Sunday, August 27, 2006

Hezbollah: still Miss Congeniality in Lebanon?

Our modern asymmetrical wars, post-Tet, no longer seem to consist of strategic battles fought on the ground by the military, with the winners declared through the gaining of territory and the loss of fighters and equipment. Rather, they are mainly propaganda wars, won or lost in the press and the field of public opinion.

In this country, views about foreign wars are largely shaped by the MSM. So the basic perception here is that Hezbollah, despite its losses in men and materials, won last month's round with Israel handily. That opinion is probably widely held in Europe, for similar reasons, not to mention Europe's greater sympathy to the Hezbollian cause.

And perhaps, after all--as that North Vietnamese colonel famously told the American negotiator at the end of the Vietnam War--winning battles isn't so very important, but rather irrelevant; perception of victory is all that matters.

I don't pretend to know whom the Lebanese perceive the winner to have been. One thing I think we can safely say is that they don't regard themselves as the winners. But there do appear to be rumblings in Lebanon, among the people who experienced this war up close and personal rather than filtered through the giant maws of the MSM, that the verdict on Hezbollah is becoming a bit harsh.

Here's Amir Taheri's take on the subject. He points out that criticism of Hezbollah in Lebanon has been growing since the war, not shrinking, and that public opinion is against those rightly perceived as starting a useless war in which the Lebanese people suffered. Nor were those Lebanese people consulted, and they appear to be quite angry, despite the payoffs Hezbollah has tried to mount--featuring crisp new money from Iran--to buy them off.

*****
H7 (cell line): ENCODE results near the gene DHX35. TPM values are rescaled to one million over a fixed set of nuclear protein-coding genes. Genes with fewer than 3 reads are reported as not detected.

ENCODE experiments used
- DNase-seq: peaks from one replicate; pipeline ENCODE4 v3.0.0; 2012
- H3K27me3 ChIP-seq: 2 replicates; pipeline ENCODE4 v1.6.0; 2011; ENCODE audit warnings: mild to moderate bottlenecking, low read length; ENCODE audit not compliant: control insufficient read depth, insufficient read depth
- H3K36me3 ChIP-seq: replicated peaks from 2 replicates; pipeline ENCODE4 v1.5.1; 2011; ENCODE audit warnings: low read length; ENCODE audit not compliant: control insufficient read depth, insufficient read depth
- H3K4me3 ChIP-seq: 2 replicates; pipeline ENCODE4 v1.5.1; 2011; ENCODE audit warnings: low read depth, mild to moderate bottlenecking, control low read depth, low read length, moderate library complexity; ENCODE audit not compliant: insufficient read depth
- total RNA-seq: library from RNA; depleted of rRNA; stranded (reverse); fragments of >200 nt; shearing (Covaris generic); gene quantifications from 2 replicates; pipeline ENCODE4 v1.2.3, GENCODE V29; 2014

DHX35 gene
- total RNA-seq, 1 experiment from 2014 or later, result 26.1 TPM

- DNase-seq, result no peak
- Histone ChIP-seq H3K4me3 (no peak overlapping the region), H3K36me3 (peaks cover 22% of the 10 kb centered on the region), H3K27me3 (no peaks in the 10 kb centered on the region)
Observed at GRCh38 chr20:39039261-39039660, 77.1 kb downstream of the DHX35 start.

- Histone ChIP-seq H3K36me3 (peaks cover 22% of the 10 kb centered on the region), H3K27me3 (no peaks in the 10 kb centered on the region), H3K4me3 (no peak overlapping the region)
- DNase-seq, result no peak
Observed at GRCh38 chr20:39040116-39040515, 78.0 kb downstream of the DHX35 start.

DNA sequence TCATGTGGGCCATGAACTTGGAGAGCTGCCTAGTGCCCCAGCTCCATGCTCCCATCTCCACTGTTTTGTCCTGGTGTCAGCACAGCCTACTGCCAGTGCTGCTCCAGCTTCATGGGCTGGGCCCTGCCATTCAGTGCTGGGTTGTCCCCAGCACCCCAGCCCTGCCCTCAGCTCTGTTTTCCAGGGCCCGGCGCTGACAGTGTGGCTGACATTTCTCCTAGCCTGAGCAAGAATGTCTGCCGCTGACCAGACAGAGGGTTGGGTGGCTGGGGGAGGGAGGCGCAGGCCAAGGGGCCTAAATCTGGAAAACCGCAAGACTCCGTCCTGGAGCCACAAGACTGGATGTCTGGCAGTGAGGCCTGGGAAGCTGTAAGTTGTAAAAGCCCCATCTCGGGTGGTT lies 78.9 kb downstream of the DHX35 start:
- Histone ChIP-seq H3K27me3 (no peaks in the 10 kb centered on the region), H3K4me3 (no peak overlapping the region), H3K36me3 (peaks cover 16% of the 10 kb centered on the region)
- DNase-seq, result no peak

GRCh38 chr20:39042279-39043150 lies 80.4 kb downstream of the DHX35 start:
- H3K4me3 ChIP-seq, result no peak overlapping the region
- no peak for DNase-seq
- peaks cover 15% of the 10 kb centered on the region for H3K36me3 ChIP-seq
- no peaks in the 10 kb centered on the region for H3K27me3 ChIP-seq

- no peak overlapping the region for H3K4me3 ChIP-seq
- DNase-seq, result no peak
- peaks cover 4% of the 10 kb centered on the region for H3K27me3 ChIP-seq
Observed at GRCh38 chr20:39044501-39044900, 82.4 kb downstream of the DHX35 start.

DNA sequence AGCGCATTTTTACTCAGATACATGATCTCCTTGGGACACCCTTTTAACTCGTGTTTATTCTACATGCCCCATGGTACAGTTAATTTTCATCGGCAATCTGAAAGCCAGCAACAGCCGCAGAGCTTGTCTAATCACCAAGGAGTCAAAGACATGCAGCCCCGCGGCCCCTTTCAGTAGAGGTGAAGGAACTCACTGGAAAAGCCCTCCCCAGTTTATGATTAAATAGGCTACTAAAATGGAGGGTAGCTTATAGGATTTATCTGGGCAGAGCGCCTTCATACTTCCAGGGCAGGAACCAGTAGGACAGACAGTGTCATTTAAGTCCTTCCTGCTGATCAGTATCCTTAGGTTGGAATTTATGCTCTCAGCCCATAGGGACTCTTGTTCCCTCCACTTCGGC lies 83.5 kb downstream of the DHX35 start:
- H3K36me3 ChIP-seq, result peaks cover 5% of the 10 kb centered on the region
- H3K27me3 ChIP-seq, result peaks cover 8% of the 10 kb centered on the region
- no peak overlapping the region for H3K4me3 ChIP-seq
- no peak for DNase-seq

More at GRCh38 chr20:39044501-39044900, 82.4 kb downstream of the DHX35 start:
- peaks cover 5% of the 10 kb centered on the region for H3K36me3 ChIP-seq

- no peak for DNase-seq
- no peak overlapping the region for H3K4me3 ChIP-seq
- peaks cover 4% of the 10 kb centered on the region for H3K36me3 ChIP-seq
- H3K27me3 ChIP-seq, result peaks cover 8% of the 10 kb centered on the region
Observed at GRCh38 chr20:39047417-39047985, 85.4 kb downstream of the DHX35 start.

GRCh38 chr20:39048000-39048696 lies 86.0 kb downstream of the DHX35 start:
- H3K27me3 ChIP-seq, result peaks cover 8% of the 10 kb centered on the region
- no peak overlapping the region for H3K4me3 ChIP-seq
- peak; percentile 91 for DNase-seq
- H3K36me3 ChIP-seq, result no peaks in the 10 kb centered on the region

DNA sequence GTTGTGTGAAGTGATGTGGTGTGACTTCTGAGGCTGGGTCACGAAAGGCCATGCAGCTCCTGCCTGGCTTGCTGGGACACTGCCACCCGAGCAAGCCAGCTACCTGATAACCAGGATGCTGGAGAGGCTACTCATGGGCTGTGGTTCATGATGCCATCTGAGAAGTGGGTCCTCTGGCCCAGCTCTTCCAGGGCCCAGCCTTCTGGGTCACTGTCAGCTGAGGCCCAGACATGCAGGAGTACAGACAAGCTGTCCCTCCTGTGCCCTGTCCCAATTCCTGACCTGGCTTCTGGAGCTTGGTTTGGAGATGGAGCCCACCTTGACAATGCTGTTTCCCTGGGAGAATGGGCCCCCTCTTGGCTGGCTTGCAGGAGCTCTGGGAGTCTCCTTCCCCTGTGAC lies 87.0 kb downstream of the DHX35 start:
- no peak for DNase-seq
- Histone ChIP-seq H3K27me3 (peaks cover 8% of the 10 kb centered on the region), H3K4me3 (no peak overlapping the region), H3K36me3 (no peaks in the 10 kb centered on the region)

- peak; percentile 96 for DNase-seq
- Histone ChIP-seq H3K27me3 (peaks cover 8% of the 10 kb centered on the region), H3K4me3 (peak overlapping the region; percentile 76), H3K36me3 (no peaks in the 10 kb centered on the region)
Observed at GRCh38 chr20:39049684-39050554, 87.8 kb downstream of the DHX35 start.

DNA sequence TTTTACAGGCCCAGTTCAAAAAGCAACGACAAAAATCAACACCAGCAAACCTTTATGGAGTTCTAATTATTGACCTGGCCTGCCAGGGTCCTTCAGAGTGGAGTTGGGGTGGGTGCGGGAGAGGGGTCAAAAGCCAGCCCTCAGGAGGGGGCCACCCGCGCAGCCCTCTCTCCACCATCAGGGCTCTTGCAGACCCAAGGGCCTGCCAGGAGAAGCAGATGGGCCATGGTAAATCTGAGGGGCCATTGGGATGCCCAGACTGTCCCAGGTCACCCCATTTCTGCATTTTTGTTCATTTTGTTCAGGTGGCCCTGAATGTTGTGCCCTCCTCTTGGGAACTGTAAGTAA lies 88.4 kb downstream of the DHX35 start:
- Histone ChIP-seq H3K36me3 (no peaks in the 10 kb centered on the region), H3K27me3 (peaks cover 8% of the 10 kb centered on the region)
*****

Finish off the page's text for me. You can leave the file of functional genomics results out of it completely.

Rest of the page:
Then there's Michael Totten, who made a lot of friends during his lengthy prewar sojourn in Lebanon. He sees the unprecedented statements by Lebanese Prime Minister Fouad Siniora accepting the possibility of peace talks with Israel as a watershed. Prior to the war, to breathe even a hint of the possibility of peace with Israel was committing political suicide.

And of course, perhaps it is; Siniora may have signed his own death warrant, as Alexandra speculates.

To those who say I'm picking and choosing articles that support my own wishful thinking, I plead guilty. But at least I'm acknowledging that fact. Yes, it is indeed my hope that Hezbollah has lost face and support in Lebanon. And it's my fervent wish that this loss of popularity will end up mattering, that the people and government of Lebanon will muster both the will and the force to excise this entity from their body politic and their society.

And I have another hope, and that is that our own MSM would stop doing the propaganda work of the enemy. I can dream, can't I?

[ADDENDUM: It's not short, and yet it's concise and well worth reading--an article that concurs with the notion that it's only in the MSM that Hezbollah won this war. Hat tip Pajamas Media.]

{ADDENDUM II: And then there's this.]

Powered by Blogger